Call recording may also be permitted if it protects the vital interests of one or more participants. The difficulty of using this justification is that it is quite hard to define what determines vital interests. A police station for example has clear vital interest to record calls as they may form important evidence. For most companies however, this justification is probably not suitable.
- Legitimate interest
The final condition for call recording is when it is in the legitimate interests of the company recording, for example if data processing is necessary for their business. However, the subject must be informed about the recording, and the call recording must not impede the rights of the call subject. For example, your company may have legitimate interest when data processing is necessary to prevent fraudulent activity or network security.
What happens if a company doesn’t comply with GDPR?
With strict guidelines comes strict penalties! Failure to comply with GDPR requirements can lead to a fine of 4% of annual revenue or up to €20 million, depending on which is higher. If a data breach is recognised, companies must notify the supervisory authority as soon as possible – within 72 hours at most. For UK companies, this is the ICO (Information Commissioner's Office) and more information about reporting a breach can be found here.
Over 200,000 breaches have been reported so far, the majority being complaints. And this is just the beginning! Most infamously, Google were fined for failing to provide simple and accessible information on their data processing, and also for failing to gain processing consent for ad personalisation. This cost them €50 million. Other instances include British Airways, who were fined over £183 million for a security breach when hackers accessed over half a million customers’ personal data. Similarly, Marriott International, Inc. were fined almost £100 million when the personal data of 339 million guests was stolen by hackers.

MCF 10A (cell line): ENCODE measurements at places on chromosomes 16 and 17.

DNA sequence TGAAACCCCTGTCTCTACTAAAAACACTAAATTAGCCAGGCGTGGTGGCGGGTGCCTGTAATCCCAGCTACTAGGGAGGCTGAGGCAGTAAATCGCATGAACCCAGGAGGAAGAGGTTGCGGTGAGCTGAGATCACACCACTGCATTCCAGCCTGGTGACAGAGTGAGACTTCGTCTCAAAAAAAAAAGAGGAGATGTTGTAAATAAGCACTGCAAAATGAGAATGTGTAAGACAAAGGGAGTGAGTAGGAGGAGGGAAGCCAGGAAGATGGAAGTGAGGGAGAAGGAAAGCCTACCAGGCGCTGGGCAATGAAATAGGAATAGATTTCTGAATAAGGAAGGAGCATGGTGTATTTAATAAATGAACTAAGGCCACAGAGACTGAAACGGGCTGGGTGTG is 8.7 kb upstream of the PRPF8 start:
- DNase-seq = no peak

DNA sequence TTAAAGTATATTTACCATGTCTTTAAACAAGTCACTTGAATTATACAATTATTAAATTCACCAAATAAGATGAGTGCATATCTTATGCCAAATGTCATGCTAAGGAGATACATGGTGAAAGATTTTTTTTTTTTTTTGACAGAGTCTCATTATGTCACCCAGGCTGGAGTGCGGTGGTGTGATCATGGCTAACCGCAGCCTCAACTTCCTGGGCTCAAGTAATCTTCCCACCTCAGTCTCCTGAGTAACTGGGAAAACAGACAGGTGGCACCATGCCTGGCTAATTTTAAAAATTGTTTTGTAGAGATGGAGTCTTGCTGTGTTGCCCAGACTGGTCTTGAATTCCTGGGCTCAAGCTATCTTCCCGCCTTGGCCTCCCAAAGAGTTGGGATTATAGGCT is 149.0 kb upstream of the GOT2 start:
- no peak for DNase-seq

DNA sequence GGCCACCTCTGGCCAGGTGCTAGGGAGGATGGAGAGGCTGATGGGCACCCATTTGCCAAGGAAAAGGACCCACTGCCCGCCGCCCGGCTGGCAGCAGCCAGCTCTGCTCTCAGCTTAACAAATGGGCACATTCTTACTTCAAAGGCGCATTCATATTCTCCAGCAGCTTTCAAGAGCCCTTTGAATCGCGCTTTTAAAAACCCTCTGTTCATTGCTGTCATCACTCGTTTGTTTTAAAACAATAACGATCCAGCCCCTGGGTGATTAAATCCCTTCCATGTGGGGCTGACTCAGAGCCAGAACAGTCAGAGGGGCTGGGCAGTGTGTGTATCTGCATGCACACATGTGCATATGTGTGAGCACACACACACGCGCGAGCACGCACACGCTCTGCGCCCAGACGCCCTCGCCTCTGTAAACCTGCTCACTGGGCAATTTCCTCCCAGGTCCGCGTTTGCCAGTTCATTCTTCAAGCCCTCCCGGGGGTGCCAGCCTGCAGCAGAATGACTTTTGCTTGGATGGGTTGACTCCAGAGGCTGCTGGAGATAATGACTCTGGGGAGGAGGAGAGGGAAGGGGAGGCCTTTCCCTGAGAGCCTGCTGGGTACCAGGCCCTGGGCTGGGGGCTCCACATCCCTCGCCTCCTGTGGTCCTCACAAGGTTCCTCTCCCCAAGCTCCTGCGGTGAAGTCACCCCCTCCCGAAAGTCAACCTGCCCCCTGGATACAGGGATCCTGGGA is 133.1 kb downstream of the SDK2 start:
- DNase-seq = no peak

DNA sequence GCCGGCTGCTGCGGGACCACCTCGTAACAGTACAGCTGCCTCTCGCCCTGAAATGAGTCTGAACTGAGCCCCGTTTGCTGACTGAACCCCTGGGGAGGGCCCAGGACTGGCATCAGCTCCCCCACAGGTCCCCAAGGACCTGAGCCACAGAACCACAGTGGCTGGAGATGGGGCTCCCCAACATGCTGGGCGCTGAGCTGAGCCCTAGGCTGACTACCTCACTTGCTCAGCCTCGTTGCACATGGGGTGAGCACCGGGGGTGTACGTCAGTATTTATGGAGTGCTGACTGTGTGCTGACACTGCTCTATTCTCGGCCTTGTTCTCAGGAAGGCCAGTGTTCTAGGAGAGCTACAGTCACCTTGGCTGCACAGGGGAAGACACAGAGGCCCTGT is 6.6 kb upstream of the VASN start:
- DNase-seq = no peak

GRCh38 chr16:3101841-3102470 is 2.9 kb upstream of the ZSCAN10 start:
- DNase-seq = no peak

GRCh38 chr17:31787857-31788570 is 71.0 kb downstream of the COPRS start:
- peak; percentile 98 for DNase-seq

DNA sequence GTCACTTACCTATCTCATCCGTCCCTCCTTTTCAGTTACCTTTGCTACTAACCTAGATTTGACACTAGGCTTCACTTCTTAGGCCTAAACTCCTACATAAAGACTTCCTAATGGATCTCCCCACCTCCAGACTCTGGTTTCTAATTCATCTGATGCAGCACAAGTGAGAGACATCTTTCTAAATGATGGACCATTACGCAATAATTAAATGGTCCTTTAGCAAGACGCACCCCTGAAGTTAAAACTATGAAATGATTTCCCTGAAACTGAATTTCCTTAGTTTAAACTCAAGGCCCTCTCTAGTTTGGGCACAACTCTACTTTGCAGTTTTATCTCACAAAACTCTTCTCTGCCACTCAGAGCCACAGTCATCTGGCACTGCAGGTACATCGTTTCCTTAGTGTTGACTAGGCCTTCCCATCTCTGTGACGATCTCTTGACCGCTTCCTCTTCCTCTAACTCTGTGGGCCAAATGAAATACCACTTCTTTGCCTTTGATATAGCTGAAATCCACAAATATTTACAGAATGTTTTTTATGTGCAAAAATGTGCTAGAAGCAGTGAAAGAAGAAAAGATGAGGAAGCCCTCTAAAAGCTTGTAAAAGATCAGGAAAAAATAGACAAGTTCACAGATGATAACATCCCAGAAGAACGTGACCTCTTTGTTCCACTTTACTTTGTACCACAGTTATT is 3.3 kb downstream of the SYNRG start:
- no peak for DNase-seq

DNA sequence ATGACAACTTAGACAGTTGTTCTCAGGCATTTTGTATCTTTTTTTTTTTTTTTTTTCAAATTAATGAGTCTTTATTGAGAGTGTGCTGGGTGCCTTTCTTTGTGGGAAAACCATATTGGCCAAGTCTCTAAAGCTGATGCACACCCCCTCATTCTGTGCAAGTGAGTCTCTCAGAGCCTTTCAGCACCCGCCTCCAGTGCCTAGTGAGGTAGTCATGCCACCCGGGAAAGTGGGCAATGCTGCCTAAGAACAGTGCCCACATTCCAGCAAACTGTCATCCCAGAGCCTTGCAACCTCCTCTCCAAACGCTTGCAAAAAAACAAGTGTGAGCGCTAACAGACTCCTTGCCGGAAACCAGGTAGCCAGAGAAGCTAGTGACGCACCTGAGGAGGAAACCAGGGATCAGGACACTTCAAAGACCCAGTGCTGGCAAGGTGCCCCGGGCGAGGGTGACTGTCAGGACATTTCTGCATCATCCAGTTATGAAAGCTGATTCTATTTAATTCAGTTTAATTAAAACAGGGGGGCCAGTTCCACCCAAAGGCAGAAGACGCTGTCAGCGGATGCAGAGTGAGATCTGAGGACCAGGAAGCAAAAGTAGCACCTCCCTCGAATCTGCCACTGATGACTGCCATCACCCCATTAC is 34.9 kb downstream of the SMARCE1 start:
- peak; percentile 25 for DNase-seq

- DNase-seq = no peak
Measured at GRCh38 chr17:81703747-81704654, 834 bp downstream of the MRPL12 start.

As you can see, GDPR requirements are tough for even the biggest businesses.
How can VoiceIQ help?
Needless to say, GDPR laws are complicated and often difficult to navigate, but here at VoiceIQ, we believe there is a better way. Whilst we can’t help you decide which justification your company should use to record calls, we can automate the process of obtaining and recording if you decide to choose the ‘consent’ justification.
Using advanced Natural Language Processing, VoiceIQ’s Automatic Bookmarking recognises when someone says that they give consent to be recorded and contacted during a phone conversation. Once automatically tagged, VoiceIQ initiates workflows within the CRM to update the contact record. Equally, VoiceIQ automatically stops recording when someone states that they no longer want to be recorded.
This stops anyone from being recorded who doesn’t want to be and automatically prevents call recording until the contact updates their preferences. In fact, VoiceIQ does all the hard work so that you don’t have to!